Con Edison has also selected vendors for two more NWA projects in midtown Manhattan, and has identified another 60 megawatts of potential over the next five years. In the past six months, the state’s other big utilities, Iberdrola, National Grid and Central Hudson Gas & Electric, have published their own list of NWA opportunities, adding up to more than 200 megawatts over the coming decade. (Greentech Media will be getting into the details of New York’s energy transformation at our New York REV Future 2017 conference next month in Brooklyn.)
Other states of note on the NWA map include Oregon, where the federal Bonneville Power Administration has launched one of only two NWA projects aimed primarily transmission grid investment deferral -- the other is being considered by the Long Island Power Authority.
Otherwise, nearly all NWA projects have been led by distribution utilities, albeit under very different state-by-state regulatory constructs. Vermont was one of the first states to open the NWA market back in 2007 and has allowed utility Green Mountain Power to offer its customers monthly payment plans for Nest smart thermostats, Tesla Powerwall batteries and Aquanta smart water heater controls to help it shave peak loads and defer capacity costs. Washington, Michigan, Massachusetts and Nevada have smaller-scale projects underway.
California has 5 percent of the country’s NWA capacity, in the form of the handful of pilot projects being overseen by the state’s big investor-owned utilities. Southern California Edison’s Preferred Resources Pilot has gathered 125 megawatts and counting of efficiency, solar, demand response and energy storage in Orange County, to help it solve grid supply and stability challenges in the wake of the closure of its San Onofre nuclear power plant. Last year's shutdown of the Aliso Canyon natural-gas storage site has driven a lightning round of local capacity procurements involving 50 megawatts of batteries and another 50 megawatts of peak load shaving and shifting from some 50,000 homes already equipped with Nest thermostats.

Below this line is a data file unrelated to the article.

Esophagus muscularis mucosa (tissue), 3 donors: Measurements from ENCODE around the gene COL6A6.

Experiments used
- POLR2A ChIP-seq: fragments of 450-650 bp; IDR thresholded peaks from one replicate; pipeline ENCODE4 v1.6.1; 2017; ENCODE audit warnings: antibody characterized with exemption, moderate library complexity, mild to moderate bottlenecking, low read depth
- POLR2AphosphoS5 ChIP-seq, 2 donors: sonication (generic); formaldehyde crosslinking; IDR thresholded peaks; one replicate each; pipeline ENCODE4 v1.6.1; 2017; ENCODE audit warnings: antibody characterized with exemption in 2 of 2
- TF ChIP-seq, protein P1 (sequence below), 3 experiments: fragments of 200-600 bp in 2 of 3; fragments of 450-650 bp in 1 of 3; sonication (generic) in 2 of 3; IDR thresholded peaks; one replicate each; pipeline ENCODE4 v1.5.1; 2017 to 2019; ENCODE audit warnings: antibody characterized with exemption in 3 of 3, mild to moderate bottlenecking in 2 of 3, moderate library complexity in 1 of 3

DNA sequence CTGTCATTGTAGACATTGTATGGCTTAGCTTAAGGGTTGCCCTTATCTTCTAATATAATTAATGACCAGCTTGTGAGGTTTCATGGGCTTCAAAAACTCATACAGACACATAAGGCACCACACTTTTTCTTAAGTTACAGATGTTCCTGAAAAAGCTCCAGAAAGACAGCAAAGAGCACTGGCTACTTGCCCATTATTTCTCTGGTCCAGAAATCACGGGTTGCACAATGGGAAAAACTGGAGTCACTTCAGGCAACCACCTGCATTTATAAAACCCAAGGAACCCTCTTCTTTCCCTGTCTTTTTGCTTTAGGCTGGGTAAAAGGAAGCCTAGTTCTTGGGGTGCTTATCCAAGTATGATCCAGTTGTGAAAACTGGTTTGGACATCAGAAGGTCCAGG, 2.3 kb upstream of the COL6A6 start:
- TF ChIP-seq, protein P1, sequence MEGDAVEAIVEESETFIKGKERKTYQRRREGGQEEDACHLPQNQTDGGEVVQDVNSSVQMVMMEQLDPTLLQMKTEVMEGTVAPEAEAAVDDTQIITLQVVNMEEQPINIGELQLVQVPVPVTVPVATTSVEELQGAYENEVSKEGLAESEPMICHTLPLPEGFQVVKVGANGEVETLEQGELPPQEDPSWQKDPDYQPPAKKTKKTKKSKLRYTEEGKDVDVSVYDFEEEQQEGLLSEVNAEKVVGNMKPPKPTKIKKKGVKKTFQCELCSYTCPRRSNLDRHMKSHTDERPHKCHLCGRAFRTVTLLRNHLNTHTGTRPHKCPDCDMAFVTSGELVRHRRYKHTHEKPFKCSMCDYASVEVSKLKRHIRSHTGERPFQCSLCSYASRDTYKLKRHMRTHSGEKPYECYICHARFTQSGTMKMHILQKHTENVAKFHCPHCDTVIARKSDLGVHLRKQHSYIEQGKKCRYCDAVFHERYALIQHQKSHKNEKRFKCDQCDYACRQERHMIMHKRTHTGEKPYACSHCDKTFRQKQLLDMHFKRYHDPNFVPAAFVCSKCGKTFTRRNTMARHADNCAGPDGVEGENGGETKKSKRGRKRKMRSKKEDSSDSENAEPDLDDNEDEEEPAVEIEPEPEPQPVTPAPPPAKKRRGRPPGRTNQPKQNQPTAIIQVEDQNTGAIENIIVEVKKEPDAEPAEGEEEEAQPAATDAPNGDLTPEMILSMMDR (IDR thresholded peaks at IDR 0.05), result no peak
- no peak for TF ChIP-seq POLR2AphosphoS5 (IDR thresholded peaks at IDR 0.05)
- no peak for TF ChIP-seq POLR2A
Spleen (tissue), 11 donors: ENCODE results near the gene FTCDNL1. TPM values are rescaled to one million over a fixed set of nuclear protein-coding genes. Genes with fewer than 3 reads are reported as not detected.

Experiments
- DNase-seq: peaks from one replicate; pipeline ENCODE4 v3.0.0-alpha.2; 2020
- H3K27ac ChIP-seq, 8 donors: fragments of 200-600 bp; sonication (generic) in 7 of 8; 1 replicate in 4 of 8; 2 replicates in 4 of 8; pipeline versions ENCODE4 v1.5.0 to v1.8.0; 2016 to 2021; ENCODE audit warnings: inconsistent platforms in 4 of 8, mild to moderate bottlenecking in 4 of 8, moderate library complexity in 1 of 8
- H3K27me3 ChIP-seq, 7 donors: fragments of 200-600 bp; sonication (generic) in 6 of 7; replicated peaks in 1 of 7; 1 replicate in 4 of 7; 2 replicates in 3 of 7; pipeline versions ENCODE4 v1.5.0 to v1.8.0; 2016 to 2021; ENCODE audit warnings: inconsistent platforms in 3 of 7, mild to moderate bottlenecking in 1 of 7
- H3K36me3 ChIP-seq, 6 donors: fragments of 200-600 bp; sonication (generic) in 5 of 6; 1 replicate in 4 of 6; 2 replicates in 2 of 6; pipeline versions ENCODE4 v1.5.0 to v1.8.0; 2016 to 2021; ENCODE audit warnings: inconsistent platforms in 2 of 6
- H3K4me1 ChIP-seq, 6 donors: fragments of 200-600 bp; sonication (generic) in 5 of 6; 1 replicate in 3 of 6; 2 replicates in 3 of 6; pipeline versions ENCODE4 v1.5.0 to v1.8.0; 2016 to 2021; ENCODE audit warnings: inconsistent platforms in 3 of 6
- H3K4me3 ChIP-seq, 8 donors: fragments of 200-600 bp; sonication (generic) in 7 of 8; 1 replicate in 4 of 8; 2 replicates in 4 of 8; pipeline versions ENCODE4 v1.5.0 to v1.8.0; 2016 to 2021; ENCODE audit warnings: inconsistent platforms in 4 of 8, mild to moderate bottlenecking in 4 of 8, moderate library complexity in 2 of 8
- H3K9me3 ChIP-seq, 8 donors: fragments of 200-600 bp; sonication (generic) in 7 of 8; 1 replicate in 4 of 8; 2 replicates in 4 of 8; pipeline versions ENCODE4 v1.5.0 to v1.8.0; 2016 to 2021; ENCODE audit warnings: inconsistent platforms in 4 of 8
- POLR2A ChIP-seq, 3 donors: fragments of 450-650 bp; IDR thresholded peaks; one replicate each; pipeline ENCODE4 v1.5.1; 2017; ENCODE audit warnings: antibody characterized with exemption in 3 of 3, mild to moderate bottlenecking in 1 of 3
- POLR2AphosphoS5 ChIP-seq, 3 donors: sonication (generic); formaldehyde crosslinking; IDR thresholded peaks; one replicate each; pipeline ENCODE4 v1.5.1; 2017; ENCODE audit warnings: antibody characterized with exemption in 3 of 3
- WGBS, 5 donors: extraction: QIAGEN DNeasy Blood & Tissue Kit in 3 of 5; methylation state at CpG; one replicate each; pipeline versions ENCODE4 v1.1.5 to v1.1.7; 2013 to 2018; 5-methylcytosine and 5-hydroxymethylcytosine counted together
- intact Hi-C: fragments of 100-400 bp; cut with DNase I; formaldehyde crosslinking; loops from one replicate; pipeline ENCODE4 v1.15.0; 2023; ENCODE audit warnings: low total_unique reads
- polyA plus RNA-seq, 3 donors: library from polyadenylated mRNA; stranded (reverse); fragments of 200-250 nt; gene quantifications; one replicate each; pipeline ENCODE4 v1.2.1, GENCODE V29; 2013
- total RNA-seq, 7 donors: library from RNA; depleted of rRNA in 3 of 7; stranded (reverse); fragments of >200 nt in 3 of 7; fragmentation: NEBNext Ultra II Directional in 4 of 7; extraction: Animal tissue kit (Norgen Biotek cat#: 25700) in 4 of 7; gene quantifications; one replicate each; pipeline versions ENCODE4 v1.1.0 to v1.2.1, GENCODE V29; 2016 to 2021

The main challenge for NWAs -- and the reason they’ve been driven by mandates, not economics -- is that they're a money-loser for utilities under traditional rate-of-return regulation. Utilities get to pass on capital costs, like grid improvements, to their ratepayers. Asking them to replace those guaranteed rates of return with a smaller investment, and one that’s at least partly under someone else’s control, is a tough sell.
Different states are working with different methods for overcoming this obstacle. New York is allowing its utilities to try a number of methods, including rate of return on total expenditures, a return on equity adder, or as a share of the savings that the NWA delivers over its lifespan. California is looking at giving utilities a percentage of the payments it makes to NWA providers, and both states have built in “clawback” provisions to give utilities a share of the savings compared to the traditional grid alternative.
Most utilities are seeking portfolios of contracts with multiple DER providers, as Con Edison has done with BQDM. But a few are working with a single aggregator, as with Central Hudson and Comverge in New York and CMP and GridSolar in Maine.
Finally, there’s an important push for more openness in how utilities identify and value DERs in lieu of grid investments. New York’s Public Service Commission has told utilities that it wants them to move beyond issuing RFPs to resolve its identified system needs, and to “consider the procurement process earlier and more broadly incorporate system design into NWA solutions.” The California Public Utilities Commission has mandated that utilities share some share of the data they’re collecting on the capacity for, and locational marginal value of, DERs on their distribution circuits.